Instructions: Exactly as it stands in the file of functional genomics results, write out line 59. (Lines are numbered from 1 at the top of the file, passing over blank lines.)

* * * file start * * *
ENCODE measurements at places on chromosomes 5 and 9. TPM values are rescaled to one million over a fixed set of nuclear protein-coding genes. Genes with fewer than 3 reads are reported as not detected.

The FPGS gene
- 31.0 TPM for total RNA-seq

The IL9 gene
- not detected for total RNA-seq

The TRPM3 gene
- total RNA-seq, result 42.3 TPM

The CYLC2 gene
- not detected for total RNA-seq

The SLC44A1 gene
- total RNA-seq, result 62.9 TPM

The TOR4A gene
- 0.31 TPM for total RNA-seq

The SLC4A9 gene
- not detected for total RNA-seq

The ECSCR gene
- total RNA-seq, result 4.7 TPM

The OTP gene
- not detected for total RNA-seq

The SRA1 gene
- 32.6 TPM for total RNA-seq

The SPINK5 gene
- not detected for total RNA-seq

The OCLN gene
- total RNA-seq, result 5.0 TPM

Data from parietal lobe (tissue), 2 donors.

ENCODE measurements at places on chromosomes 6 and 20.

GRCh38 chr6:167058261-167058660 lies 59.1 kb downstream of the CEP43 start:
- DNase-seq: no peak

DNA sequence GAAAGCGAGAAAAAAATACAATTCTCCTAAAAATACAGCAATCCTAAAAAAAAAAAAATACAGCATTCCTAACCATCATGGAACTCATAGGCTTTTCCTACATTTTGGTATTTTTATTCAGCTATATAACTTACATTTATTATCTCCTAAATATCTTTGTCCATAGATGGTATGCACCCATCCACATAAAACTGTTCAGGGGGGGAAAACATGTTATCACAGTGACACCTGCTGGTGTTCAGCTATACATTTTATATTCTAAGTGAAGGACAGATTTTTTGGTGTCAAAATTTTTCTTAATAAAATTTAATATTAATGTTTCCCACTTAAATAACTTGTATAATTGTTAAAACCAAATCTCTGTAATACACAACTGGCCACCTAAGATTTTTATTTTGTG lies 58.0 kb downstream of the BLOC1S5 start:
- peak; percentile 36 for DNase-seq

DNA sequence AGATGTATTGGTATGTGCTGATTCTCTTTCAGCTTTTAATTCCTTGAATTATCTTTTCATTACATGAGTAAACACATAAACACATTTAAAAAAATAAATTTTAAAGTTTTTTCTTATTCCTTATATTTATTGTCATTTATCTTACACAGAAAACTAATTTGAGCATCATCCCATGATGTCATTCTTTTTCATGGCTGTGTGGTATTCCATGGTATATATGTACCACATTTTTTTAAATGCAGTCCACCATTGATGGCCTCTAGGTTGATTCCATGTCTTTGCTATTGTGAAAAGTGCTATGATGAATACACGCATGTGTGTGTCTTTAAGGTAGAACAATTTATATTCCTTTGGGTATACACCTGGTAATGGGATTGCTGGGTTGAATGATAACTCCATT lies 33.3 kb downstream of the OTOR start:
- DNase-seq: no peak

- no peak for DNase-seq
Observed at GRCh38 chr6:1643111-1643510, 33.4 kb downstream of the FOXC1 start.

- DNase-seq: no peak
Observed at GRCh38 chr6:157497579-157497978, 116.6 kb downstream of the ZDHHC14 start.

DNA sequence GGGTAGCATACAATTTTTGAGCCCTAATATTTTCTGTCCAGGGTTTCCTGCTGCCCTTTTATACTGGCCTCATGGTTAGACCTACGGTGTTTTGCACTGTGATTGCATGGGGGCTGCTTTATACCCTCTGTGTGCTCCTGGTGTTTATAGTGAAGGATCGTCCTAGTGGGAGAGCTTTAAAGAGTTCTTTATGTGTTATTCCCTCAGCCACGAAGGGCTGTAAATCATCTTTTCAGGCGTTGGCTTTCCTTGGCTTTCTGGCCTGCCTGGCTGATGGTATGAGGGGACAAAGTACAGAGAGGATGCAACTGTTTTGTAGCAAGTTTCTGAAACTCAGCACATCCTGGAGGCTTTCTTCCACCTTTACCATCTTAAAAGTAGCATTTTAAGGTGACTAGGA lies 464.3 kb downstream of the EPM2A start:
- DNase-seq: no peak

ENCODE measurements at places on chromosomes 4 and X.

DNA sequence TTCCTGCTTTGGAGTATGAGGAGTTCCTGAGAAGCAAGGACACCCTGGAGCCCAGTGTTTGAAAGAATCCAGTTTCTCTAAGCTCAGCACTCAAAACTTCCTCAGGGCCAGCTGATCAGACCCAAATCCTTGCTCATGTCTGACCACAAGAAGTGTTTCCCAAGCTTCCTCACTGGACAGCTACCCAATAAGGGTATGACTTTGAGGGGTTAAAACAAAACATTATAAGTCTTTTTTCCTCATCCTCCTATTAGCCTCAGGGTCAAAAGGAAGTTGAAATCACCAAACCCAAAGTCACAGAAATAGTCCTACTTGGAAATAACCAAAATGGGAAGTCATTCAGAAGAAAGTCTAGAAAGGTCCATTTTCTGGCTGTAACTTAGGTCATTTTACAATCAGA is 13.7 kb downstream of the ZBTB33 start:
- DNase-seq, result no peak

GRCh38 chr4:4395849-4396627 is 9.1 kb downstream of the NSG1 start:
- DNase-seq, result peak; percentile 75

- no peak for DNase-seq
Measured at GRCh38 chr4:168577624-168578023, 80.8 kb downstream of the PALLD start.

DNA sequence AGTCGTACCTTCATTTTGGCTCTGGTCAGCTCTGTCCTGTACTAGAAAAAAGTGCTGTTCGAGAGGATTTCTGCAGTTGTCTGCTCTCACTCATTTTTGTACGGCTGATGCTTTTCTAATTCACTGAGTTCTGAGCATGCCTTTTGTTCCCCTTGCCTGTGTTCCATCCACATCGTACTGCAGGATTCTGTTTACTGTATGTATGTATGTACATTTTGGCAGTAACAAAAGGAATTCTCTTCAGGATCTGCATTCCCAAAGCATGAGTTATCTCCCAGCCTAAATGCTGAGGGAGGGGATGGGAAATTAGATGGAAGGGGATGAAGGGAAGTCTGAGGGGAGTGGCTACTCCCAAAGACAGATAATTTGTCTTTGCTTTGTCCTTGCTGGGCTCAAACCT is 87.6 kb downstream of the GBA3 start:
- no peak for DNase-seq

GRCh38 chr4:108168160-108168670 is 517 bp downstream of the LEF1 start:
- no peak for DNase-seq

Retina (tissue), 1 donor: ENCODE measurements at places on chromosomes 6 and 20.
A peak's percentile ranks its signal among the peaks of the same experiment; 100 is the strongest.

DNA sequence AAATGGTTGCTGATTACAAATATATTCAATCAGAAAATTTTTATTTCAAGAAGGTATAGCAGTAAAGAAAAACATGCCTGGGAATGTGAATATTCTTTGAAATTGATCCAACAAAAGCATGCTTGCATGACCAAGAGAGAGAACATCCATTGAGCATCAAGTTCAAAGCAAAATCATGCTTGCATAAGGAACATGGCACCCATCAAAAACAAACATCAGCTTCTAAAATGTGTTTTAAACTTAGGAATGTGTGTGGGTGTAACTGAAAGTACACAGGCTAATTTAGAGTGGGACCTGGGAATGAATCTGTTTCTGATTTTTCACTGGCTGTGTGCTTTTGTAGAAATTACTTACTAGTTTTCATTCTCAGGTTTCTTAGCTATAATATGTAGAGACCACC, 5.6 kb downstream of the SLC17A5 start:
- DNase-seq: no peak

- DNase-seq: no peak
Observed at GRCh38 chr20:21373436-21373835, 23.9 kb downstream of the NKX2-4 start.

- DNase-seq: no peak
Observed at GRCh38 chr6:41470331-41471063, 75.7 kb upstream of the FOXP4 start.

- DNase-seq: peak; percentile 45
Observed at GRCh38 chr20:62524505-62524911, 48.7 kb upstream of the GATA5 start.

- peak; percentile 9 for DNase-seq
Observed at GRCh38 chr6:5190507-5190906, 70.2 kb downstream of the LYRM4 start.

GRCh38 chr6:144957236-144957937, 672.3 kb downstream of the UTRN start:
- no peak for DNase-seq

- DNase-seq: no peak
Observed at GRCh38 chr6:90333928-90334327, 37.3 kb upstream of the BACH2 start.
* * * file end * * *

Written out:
- DNase-seq: peak; percentile 45